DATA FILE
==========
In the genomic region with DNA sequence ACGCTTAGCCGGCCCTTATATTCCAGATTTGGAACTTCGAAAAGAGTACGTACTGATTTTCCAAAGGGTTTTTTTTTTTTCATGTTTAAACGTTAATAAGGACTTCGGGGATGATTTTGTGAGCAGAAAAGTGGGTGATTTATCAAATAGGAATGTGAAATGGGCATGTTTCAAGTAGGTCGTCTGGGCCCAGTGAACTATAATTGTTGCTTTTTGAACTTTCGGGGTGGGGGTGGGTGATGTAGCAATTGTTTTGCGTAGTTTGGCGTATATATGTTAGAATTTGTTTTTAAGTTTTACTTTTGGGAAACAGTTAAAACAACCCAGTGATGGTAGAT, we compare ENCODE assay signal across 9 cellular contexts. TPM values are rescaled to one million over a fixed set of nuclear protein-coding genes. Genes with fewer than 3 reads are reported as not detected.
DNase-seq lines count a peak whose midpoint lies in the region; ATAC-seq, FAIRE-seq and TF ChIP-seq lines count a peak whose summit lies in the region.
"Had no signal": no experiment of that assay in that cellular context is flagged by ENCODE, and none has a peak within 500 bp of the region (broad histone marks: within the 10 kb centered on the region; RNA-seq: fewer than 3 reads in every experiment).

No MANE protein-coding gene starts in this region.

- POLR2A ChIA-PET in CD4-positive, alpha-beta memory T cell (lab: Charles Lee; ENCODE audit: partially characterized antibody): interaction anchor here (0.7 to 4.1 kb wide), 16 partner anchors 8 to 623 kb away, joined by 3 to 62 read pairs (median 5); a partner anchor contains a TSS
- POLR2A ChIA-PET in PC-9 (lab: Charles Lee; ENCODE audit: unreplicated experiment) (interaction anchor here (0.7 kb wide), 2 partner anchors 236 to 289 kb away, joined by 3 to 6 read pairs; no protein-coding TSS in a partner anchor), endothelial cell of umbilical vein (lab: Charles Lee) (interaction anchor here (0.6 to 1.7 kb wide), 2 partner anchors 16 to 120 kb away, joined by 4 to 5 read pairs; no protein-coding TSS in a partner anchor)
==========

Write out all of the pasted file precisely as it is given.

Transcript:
In the genomic region with DNA sequence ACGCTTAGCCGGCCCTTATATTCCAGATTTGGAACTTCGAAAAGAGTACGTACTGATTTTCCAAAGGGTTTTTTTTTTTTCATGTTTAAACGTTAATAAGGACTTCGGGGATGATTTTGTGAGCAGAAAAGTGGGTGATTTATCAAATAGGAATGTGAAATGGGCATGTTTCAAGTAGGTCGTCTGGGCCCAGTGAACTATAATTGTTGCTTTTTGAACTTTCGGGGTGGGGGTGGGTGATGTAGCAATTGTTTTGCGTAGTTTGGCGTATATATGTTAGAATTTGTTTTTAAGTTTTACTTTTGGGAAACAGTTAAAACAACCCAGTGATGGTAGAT, we compare ENCODE assay signal across 9 cellular contexts. TPM values are rescaled to one million over a fixed set of nuclear protein-coding genes. Genes with fewer than 3 reads are reported as not detected.
DNase-seq lines count a peak whose midpoint lies in the region; ATAC-seq, FAIRE-seq and TF ChIP-seq lines count a peak whose summit lies in the region.
"Had no signal": no experiment of that assay in that cellular context is flagged by ENCODE, and none has a peak within 500 bp of the region (broad histone marks: within the 10 kb centered on the region; RNA-seq: fewer than 3 reads in every experiment).

No MANE protein-coding gene starts in this region.

- POLR2A ChIA-PET in CD4-positive, alpha-beta memory T cell (lab: Charles Lee; ENCODE audit: partially characterized antibody): interaction anchor here (0.7 to 4.1 kb wide), 16 partner anchors 8 to 623 kb away, joined by 3 to 62 read pairs (median 5); a partner anchor contains a TSS
- POLR2A ChIA-PET in PC-9 (lab: Charles Lee; ENCODE audit: unreplicated experiment) (interaction anchor here (0.7 kb wide), 2 partner anchors 236 to 289 kb away, joined by 3 to 6 read pairs; no protein-coding TSS in a partner anchor), endothelial cell of umbilical vein (lab: Charles Lee) (interaction anchor here (0.6 to 1.7 kb wide), 2 partner anchors 16 to 120 kb away, joined by 4 to 5 read pairs; no protein-coding TSS in a partner anchor)